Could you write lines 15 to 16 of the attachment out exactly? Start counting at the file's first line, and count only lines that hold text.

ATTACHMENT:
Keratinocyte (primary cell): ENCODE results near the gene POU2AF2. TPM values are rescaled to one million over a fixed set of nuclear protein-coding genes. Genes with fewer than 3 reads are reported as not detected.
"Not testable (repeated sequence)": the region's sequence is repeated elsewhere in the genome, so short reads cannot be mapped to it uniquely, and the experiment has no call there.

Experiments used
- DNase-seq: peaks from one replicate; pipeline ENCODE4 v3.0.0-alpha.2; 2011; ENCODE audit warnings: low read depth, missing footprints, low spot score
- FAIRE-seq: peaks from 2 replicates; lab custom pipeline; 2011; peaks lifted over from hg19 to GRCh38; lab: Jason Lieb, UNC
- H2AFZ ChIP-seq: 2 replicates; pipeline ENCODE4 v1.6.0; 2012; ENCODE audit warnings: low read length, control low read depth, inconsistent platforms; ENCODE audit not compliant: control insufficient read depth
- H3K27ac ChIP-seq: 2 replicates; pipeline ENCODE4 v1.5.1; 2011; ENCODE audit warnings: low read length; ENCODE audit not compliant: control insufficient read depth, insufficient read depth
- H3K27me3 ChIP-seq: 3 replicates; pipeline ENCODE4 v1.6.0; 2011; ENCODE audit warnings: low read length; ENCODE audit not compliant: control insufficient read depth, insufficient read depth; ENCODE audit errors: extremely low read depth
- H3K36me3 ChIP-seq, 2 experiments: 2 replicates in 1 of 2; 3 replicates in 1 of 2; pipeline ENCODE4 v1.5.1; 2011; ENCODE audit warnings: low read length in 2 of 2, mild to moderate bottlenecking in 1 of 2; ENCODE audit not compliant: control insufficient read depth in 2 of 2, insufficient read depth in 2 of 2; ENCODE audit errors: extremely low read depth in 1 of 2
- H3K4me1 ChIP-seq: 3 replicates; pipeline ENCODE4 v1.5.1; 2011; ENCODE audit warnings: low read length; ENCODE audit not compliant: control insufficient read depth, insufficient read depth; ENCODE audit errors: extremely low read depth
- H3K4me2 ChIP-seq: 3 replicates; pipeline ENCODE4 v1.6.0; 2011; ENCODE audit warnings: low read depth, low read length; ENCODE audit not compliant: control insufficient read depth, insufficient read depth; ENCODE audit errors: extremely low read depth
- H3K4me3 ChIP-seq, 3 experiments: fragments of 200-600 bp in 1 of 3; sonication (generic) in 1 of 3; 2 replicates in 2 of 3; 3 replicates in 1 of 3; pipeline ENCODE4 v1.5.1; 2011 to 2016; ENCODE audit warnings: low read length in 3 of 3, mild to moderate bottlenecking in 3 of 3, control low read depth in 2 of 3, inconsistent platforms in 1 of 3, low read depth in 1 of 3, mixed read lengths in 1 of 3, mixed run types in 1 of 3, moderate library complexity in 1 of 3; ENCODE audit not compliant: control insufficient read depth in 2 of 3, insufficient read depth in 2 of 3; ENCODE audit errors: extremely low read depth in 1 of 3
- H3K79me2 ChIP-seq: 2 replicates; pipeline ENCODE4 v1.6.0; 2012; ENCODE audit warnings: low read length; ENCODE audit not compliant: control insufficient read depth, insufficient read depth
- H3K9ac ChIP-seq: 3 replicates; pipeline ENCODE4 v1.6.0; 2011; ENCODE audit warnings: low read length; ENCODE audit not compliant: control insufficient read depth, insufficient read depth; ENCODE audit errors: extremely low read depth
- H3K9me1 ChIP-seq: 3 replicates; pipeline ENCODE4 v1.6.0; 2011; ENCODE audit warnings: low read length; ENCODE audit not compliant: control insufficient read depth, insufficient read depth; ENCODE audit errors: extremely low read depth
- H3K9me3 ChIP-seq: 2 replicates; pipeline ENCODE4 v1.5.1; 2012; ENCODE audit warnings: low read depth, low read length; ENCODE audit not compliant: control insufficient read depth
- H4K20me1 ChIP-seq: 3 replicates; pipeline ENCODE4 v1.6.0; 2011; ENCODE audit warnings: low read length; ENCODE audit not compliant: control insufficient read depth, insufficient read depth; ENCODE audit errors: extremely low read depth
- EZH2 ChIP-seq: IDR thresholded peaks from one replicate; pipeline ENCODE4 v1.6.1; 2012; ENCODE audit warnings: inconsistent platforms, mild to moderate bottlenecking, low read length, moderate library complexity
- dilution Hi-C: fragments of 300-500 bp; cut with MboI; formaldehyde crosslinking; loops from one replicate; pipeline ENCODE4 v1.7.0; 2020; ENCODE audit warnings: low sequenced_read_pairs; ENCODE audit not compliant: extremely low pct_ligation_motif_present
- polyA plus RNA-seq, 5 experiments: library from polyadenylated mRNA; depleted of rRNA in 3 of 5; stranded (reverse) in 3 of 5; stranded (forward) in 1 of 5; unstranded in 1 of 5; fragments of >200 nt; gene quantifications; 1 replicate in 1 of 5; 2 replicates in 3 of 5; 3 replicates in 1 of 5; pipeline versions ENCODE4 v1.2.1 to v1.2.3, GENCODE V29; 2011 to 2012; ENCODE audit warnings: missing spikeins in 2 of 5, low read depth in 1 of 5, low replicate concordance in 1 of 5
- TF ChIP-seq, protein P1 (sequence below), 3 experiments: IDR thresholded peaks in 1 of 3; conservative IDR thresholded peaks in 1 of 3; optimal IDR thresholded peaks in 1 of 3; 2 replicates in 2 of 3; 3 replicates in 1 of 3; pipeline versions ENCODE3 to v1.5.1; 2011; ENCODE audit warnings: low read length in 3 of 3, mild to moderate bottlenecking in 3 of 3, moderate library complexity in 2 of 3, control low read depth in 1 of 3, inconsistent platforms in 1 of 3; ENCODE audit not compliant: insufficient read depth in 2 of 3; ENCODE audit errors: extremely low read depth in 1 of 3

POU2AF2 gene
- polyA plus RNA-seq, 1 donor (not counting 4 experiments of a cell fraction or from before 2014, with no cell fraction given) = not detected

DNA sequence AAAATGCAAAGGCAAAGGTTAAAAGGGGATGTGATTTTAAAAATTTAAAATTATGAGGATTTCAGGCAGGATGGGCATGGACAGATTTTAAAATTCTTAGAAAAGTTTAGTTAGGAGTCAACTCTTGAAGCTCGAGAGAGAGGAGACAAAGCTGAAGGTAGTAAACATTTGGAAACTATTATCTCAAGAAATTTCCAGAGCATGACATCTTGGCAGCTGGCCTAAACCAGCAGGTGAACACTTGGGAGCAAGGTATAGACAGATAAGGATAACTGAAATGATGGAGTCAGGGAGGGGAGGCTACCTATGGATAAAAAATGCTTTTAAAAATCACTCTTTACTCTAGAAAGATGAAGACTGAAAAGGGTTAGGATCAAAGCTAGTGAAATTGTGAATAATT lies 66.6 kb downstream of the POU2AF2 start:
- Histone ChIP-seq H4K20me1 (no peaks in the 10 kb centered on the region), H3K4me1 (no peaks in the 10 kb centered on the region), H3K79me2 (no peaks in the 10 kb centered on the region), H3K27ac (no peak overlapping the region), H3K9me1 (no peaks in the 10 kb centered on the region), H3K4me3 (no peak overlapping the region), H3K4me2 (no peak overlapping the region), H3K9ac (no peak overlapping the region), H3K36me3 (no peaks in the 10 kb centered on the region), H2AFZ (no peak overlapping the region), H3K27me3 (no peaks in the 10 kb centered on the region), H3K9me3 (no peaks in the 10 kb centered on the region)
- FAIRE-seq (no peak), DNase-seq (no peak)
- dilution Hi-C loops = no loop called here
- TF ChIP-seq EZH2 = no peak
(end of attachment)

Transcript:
- H3K9me1 ChIP-seq: 3 replicates; pipeline ENCODE4 v1.6.0; 2011; ENCODE audit warnings: low read length; ENCODE audit not compliant: control insufficient read depth, insufficient read depth; ENCODE audit errors: extremely low read depth
- H3K9me3 ChIP-seq: 2 replicates; pipeline ENCODE4 v1.5.1; 2012; ENCODE audit warnings: low read depth, low read length; ENCODE audit not compliant: control insufficient read depth